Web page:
The Police
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Rise in Courier Fraud

Dear residents

We are appealing for vigilance regarding current courier fraud scams/fraudulent messages/activities that we have seen an increase in your area. Please see below current message from the Economic crime unit  - Sgt Mike Rogers who has asked your Local Policing team to raise awareness around Fraud and these scams


Signs of courier fraud:

  • Courier fraud usually start with an unsolicited telephone call to the victim.
  • Typically, the fraudster will pose as a Police Officer or Bank Official.  They will state that there has been fraudulent activity on the victims bank card or account and that someone has been arrested and an investigation commenced.  They’ll request the support of the victim to prevent further amounts being taken from their account.
  • Courier fraudsters will usually request that the victim attends their bank or post office to withdraw cash or ask for their bank card.  There have also been instances where victims are asked to purchase high value items such as Rolex watches and gold bullion.  They’ll even suggest booking a taxi to transport the victim from their home address to the bank or post office.
  • Fraudsters will instruct victims not to tell any family, friends or neighbours about what they are doing.  They’ll also advise victims not to trust anyone in the bank or post office who may question the request to withdraw the cash, as they are suspects in an investigation and cannot be trusted.  They will give examples of the types of questions that will be asked and give the answers to respond with e.g. “it’s for my grandson for a car or it’s for a roof repair and the builder wants cash in hand”.
  • During the phone call,  the fraudster will suggest that the victim could hang up the phone to ring their bank for confirmation, however the fraudster keeps the phone line open and doesn’t end the call. The fraudster will then involve another person to take over the telephone conversation so it appears that the victim has been put through to someone else.  This person then confirms the call is genuine.  Sometimes the fraudsters will tell the victim they will transfer them through to 999 so that they can verify their identity, again by not ending the call, it allows for another suspect to speak to the victim to continue with the scam.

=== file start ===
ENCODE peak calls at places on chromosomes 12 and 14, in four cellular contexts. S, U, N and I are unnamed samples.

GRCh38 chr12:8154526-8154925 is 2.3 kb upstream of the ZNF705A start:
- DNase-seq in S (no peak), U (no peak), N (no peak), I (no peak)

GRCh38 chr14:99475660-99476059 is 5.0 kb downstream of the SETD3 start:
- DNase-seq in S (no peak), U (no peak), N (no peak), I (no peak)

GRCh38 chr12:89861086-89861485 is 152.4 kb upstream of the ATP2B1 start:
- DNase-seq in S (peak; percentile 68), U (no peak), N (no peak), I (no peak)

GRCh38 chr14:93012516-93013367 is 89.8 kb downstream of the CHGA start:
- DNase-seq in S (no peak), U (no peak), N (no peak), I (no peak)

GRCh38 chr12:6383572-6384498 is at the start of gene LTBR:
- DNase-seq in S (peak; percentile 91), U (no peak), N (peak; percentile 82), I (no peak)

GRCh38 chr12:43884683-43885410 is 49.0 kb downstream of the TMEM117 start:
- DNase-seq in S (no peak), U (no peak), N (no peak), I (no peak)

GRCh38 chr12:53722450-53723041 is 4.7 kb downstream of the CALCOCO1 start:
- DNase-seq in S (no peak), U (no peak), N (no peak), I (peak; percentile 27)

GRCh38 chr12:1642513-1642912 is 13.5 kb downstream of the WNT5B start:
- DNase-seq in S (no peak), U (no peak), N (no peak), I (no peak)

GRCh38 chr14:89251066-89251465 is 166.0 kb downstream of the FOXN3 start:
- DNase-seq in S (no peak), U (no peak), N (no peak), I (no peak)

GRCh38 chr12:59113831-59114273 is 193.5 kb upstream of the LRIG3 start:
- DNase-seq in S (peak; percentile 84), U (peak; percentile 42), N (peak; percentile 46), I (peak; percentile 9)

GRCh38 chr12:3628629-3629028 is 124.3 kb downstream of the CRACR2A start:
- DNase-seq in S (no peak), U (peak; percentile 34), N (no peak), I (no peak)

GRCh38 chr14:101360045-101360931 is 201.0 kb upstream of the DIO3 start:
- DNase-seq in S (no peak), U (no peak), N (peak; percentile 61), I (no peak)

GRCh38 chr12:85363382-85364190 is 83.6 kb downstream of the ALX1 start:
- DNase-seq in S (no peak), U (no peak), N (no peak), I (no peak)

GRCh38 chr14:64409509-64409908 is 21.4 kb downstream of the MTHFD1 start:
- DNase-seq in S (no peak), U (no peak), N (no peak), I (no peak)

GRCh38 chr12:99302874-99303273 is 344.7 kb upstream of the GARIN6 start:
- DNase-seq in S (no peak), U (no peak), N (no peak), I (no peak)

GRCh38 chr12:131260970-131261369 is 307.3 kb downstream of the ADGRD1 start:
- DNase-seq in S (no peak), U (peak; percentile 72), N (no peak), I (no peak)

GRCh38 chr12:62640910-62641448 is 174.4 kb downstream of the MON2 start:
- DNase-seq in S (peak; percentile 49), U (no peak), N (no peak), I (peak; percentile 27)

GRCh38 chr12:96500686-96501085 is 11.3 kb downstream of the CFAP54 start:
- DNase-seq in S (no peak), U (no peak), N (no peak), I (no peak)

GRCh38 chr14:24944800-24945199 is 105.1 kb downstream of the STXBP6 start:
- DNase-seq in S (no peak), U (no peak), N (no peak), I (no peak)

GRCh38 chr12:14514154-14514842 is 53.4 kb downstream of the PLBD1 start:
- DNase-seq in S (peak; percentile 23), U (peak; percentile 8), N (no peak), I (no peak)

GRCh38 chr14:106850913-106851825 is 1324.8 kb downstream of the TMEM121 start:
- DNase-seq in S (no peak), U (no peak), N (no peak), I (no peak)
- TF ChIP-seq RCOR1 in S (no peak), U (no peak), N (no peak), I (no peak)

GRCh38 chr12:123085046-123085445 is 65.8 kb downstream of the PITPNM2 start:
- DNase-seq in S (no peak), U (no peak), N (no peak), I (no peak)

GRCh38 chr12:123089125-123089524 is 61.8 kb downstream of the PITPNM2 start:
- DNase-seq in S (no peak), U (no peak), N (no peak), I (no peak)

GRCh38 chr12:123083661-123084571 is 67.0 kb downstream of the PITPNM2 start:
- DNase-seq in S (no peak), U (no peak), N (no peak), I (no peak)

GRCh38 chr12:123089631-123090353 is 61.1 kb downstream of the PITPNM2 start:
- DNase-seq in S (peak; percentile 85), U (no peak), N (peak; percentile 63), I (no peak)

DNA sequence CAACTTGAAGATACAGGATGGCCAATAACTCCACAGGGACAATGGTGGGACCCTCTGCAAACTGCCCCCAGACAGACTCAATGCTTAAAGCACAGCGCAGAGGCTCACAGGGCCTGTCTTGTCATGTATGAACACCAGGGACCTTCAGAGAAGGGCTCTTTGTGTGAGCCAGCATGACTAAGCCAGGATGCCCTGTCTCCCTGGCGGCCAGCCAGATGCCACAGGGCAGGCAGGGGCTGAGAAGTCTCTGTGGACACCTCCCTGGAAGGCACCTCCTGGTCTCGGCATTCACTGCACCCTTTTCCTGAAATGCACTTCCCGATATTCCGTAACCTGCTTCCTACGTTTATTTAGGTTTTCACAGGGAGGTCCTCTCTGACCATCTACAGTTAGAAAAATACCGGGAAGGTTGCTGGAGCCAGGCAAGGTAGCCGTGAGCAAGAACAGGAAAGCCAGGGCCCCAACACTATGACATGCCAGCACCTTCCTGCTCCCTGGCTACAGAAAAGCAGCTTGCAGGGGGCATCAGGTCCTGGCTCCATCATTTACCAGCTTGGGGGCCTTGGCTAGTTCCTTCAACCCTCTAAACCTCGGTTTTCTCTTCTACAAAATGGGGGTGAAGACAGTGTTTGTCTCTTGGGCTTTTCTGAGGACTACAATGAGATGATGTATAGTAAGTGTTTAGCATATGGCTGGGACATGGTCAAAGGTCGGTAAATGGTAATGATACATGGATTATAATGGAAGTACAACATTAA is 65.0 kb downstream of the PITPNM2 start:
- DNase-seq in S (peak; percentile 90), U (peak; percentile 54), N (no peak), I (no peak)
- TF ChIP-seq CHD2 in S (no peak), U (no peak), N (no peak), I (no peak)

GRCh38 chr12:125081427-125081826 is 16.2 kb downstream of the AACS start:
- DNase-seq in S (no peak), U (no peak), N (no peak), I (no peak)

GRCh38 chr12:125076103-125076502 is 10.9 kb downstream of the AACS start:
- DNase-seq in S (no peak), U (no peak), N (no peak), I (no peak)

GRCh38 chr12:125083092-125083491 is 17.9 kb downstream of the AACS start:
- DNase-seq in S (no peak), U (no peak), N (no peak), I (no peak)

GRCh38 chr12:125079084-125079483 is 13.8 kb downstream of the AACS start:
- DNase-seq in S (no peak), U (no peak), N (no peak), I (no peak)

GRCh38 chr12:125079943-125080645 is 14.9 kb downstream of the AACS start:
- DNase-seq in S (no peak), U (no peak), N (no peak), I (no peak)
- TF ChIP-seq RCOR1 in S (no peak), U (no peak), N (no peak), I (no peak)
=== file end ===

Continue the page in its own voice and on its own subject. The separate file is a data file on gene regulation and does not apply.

• The fraudster will then send a courier to the victims home address to collect either the money or card or they will arrange to meet them near the bank or post office.
  •  Genuine organisations will:-

    NEVER Ask you to withdraw funds to help an investigation

    NEVER Tell you to transfer money to a “safe” account

    NEVER Ask you to reveal your password

    NEVER Need you banking PIN or account access code

    NEVER Ask for the one time code you may have been sent via text message or email

    NEVER Need your payment details to issue a refund

    NEVER Claim you have computer, phone or internet issues

    NEVER Request that you purchase digital gift vouchers

    NEVER Tell you to pay a bill or fine via bank transfer

    NEVER Tell you to buy cryptocurrency like Bitcoin



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    Message Sent By
    Victoria Purcell
    (Police , Sector Coordinator , East Northants and Wellingborough)

    Neighbourhood Alert Cyber Essentials